Abstract: Public transport operators around the world have been progressively migrating from ticketing systems employing traditional fare media (e.g. paper and magnetic stripe tickets) to state-of-the-art contactless smartcard systems since the late-1990s. The introduction of this new technology has provided a unique opportunity to review fares and ticketing policy and leverage the full functionality of these new ticketing systems - including time-of-day and service-based pricing. Drawing on the results of a large-scale international survey, Mark will consider the extent to which the opportunities afforded by these new ticketing systems are being exploited in practice.
Bio: Mark Streeting is an economist and Principal of Booz & Company. Over a 20 year career, he has obtained a broad range of experience, having previously worked as a transport economist with the Bureau of Transport Economics, the Commonwealth Department of Transport, London Underground (UK) and Travers Morgan, before joining Booz Allen Hamilton in October 1996. Within the urban transit area, he has particular consultancy expertise in the areas of fares and ticketing policy, demand analysis and forecasting, public transport funding, financial and economic evaluation and market research. He is widely recognised as one of Australasia's leading experts in the fares and ticketing policy area. Mark has prepared annual fares revisions, completed more fundamental fares policy reviews and provided fares policy advice to transit operators in Australia, New Zealand, South Korea, China and South Africa.
Date: 10 June 2008
Topic: Australias transport network How did we get here and where are we going?
Abstract: Australias transport and logistics sector directly contributes $150 billion to our economy every year and underpins every other industry. Historically, however, our sector has seemed to be invisible to policy makers, with it often said the founding fathers forgot transport. This has resulted in ad hoc decision making with consequences including: conflicting regulations between states becoming a de facto barrier to trade; the federal government with no constitutional role or mandate to take the lead in reform; a reluctance for jurisdictions to focus on interstate connections, instead building intrastate networks with their capital city as the hub; and a lack of understanding of the importance of transport and logistics to our state and national economies. So if the system is broken how do we fix it? What is the map for reform?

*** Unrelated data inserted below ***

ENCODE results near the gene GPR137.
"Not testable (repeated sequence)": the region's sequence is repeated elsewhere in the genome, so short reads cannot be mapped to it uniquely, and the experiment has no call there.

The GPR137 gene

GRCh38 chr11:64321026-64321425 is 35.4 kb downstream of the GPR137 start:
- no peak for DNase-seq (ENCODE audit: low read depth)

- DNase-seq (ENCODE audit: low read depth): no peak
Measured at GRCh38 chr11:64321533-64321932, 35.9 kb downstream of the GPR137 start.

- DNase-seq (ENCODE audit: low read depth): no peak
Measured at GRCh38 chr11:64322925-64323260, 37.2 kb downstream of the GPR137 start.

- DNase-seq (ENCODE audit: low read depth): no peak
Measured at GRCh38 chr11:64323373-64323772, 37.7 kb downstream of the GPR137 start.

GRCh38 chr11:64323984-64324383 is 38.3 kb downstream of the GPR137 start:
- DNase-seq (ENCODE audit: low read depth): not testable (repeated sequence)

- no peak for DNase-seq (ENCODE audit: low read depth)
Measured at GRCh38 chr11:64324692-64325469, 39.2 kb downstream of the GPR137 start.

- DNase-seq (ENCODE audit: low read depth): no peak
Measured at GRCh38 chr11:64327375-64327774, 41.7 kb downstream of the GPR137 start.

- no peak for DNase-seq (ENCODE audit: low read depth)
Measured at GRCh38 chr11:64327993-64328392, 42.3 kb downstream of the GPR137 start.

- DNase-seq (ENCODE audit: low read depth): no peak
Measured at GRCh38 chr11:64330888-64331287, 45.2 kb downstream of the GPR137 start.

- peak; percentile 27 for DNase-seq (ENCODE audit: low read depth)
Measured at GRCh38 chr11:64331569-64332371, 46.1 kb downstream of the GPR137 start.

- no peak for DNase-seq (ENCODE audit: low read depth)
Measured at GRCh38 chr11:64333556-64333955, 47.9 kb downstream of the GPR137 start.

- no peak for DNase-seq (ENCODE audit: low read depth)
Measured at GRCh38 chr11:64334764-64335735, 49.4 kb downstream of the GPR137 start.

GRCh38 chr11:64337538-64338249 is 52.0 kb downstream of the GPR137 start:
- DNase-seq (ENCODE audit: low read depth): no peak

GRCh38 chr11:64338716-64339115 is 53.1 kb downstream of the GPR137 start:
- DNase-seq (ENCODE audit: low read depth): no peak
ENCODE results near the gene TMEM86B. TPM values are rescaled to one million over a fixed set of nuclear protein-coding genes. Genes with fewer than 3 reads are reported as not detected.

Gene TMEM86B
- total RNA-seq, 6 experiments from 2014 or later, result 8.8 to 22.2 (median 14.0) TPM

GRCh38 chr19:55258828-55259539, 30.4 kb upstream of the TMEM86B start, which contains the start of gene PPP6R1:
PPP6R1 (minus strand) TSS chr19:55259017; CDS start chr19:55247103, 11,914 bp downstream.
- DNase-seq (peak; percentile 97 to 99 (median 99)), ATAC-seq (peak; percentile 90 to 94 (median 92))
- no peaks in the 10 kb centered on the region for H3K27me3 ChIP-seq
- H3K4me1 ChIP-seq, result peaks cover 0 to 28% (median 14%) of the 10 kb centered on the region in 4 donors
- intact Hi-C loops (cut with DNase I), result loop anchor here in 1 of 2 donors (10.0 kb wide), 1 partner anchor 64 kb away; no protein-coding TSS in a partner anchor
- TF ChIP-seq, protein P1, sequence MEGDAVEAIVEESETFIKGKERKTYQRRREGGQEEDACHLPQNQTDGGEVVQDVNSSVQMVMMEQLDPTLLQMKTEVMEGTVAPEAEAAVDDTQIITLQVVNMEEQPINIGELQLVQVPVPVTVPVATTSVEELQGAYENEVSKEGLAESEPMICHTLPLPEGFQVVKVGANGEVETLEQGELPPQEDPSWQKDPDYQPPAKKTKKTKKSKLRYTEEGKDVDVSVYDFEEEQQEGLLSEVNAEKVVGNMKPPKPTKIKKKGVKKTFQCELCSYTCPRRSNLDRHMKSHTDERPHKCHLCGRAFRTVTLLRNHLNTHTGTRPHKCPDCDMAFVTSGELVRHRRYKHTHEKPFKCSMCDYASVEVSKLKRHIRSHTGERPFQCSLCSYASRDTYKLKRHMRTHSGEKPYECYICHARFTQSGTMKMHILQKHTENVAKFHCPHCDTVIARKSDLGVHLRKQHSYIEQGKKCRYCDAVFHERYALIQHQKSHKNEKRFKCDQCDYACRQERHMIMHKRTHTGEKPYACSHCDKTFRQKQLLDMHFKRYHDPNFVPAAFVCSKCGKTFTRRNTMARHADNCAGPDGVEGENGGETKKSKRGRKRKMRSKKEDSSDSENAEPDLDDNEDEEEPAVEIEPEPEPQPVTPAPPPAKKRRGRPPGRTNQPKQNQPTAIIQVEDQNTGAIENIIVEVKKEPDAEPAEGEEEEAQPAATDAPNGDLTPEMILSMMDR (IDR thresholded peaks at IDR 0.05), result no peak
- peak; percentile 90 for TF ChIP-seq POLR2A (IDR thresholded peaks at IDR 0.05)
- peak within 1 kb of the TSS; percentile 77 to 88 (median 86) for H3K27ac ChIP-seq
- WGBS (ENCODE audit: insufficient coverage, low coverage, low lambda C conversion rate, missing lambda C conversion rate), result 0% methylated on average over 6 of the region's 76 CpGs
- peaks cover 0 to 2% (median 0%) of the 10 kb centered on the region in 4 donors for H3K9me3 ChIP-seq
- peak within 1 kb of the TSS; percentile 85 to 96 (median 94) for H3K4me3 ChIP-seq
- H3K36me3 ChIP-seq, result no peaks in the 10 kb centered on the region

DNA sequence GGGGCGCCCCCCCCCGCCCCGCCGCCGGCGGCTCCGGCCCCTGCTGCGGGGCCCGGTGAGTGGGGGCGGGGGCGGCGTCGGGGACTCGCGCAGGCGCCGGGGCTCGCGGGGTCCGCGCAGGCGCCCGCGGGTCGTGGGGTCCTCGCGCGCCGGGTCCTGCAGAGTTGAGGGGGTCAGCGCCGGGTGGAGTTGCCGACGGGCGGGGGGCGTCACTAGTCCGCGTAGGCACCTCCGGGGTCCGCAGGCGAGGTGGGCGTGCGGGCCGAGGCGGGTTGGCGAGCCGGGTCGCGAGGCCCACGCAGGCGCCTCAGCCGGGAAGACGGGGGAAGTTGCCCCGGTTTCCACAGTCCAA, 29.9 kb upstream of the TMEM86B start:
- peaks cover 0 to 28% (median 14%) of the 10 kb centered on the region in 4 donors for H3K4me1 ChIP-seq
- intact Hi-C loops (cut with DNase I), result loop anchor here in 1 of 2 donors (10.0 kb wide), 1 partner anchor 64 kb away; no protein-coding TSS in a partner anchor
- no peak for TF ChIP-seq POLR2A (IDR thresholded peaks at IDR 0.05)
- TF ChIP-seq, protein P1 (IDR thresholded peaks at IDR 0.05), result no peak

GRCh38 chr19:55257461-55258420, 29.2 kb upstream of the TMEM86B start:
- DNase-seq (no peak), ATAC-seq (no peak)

Bio: Hal Morris started work as the Chief Executive of the Australian Logistics Council in January 2005. The ALC is the national umbrella body for Freight Transport and Logistics across Australias domestic and international supply chains. The ALC is also a partnership between all Australian Governments and the senior leaders of logistics including customers, users, suppliers, and industry modal peak bodies, the State-based Freight Councils, senior government officials, regulators, industry specialists and Unions. Among other responsibilities, the ALC is responsible for leading industry in the development and implementation of the National Transport and Logistics Industry Strategy 2008-2015. Before the ALC Hal worked in Queensland in various roles including Strategy and Government Affairs for QR, in the National Transport Secretariat, as an Executive Director in the Queensland Department of Premier and Cabinet and as a Regional Director in the Queensland Transport Department. Hals early career was in the Australian Regular Army where, after graduating from Duntroon, he flew helicopters in Army Aviation. He holds an honours degree from the University of New South Wales and post graduate qualifications in Business Studies from New England University. He is a Director on a number of commercial and advisory boards.
Date: 3 June 2008
Speaker: Chris Skinner, Adjunct Lecturer, ITLS-Sydney
Topic: Wireless communications for road safety and efficiency
Abstract: The statistics in vehicle road safety have shown a recent plateau that will need further innovative approaches for further improvement. One area receiving increasing attention is the application of wireless communications to improved safety of vehicles and this subject has been under study by the Australian Roads Research Board and the Automotive Technology Cooperative Research Centre and there is active discussion with the Australian Communications and Media Authority about wireless spectrum licensing. This talk will provide a summary of progress world-wide and Australias growing involvement.